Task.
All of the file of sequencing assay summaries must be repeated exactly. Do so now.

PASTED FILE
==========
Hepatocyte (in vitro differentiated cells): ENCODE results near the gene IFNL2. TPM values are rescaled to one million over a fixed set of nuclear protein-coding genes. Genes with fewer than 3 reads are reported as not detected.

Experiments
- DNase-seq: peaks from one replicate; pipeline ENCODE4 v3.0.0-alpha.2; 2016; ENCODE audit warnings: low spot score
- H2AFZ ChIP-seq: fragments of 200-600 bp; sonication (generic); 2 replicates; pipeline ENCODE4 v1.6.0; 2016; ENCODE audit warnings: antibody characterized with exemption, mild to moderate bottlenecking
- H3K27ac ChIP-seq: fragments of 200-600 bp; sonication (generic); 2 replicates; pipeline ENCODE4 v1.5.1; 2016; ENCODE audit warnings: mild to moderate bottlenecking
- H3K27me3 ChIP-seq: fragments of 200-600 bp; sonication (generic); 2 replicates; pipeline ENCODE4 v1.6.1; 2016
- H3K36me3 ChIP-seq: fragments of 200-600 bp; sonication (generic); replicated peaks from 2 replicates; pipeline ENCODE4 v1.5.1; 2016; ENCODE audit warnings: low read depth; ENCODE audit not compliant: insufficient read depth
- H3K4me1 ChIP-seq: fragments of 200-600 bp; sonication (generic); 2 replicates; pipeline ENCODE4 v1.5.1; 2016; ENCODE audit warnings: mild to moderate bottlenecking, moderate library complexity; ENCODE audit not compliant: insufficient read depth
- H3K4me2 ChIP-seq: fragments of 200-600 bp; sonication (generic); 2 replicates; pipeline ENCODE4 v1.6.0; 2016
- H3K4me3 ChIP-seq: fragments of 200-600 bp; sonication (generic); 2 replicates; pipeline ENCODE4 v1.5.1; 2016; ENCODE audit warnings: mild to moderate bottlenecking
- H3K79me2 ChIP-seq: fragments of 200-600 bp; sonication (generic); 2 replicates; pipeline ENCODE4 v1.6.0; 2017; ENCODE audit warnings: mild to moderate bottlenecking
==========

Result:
Hepatocyte (in vitro differentiated cells): ENCODE results near the gene IFNL2. TPM values are rescaled to one million over a fixed set of nuclear protein-coding genes. Genes with fewer than 3 reads are reported as not detected.

Experiments
- DNase-seq: peaks from one replicate; pipeline ENCODE4 v3.0.0-alpha.2; 2016; ENCODE audit warnings: low spot score
- H2AFZ ChIP-seq: fragments of 200-600 bp; sonication (generic); 2 replicates; pipeline ENCODE4 v1.6.0; 2016; ENCODE audit warnings: antibody characterized with exemption, mild to moderate bottlenecking
- H3K27ac ChIP-seq: fragments of 200-600 bp; sonication (generic); 2 replicates; pipeline ENCODE4 v1.5.1; 2016; ENCODE audit warnings: mild to moderate bottlenecking
- H3K27me3 ChIP-seq: fragments of 200-600 bp; sonication (generic); 2 replicates; pipeline ENCODE4 v1.6.1; 2016
- H3K36me3 ChIP-seq: fragments of 200-600 bp; sonication (generic); replicated peaks from 2 replicates; pipeline ENCODE4 v1.5.1; 2016; ENCODE audit warnings: low read depth; ENCODE audit not compliant: insufficient read depth
- H3K4me1 ChIP-seq: fragments of 200-600 bp; sonication (generic); 2 replicates; pipeline ENCODE4 v1.5.1; 2016; ENCODE audit warnings: mild to moderate bottlenecking, moderate library complexity; ENCODE audit not compliant: insufficient read depth
- H3K4me2 ChIP-seq: fragments of 200-600 bp; sonication (generic); 2 replicates; pipeline ENCODE4 v1.6.0; 2016
- H3K4me3 ChIP-seq: fragments of 200-600 bp; sonication (generic); 2 replicates; pipeline ENCODE4 v1.5.1; 2016; ENCODE audit warnings: mild to moderate bottlenecking
- H3K79me2 ChIP-seq: fragments of 200-600 bp; sonication (generic); 2 replicates; pipeline ENCODE4 v1.6.0; 2017; ENCODE audit warnings: mild to moderate bottlenecking